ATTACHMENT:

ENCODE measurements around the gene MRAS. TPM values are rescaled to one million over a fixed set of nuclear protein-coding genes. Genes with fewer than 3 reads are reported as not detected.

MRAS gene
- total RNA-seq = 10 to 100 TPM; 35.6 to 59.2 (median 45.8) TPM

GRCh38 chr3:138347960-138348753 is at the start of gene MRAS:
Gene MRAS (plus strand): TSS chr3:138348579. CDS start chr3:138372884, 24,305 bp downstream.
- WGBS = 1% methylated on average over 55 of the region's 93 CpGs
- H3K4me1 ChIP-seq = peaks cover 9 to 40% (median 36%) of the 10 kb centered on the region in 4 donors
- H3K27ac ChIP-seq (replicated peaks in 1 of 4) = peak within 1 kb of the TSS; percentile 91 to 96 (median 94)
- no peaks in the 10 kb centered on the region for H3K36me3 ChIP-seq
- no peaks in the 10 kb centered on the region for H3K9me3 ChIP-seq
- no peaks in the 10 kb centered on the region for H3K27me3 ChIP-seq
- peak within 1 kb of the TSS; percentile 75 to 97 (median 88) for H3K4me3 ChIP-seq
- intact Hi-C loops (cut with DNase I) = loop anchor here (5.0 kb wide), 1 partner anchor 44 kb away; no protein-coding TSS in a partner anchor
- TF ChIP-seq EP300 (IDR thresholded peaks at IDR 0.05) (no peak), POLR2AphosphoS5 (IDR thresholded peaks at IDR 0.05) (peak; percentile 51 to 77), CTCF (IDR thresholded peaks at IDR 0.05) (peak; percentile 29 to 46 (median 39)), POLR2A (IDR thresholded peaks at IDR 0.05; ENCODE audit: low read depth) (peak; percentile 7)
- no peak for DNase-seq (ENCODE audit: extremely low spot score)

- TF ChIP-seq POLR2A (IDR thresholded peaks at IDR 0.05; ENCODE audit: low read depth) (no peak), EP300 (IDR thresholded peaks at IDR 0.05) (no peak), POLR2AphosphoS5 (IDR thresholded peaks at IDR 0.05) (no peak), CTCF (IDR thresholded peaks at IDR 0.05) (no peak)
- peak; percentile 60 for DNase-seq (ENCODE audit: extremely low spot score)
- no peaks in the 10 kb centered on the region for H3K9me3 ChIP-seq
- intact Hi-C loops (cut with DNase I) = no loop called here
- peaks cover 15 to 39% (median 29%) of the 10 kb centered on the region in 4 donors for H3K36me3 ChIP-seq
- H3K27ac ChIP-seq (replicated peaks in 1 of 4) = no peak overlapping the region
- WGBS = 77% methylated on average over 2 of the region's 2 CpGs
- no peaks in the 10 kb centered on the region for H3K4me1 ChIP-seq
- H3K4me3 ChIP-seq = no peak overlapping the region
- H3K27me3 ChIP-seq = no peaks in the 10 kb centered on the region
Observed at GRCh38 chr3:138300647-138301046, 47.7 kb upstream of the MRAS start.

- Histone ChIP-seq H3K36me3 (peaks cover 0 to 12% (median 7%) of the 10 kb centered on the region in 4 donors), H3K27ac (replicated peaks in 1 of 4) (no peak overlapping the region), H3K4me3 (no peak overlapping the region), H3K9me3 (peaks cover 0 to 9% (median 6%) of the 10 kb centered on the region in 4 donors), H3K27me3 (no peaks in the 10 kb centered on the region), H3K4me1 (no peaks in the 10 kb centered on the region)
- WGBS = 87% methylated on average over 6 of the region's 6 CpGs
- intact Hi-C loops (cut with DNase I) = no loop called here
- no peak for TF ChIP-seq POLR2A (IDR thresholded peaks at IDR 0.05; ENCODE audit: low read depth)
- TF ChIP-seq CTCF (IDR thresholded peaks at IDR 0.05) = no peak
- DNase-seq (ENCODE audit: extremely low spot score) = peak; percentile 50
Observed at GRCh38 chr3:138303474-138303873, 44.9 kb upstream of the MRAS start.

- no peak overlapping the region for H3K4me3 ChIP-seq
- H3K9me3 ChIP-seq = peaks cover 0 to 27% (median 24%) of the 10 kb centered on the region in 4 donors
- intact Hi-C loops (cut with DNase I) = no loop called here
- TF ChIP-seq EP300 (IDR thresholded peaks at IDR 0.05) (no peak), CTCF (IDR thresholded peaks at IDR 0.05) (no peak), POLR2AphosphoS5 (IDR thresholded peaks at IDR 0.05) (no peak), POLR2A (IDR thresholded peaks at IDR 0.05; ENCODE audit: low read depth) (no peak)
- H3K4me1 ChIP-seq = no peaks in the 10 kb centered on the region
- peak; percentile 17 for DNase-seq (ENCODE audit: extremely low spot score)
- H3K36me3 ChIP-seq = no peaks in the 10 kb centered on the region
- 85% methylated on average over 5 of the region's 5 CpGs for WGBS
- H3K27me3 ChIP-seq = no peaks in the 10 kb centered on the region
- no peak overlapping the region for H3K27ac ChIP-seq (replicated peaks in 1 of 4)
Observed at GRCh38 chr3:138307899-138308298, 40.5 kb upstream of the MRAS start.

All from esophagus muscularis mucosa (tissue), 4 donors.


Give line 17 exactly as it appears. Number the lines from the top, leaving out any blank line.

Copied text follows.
- peak; percentile 60 for DNase-seq (ENCODE audit: extremely low spot score)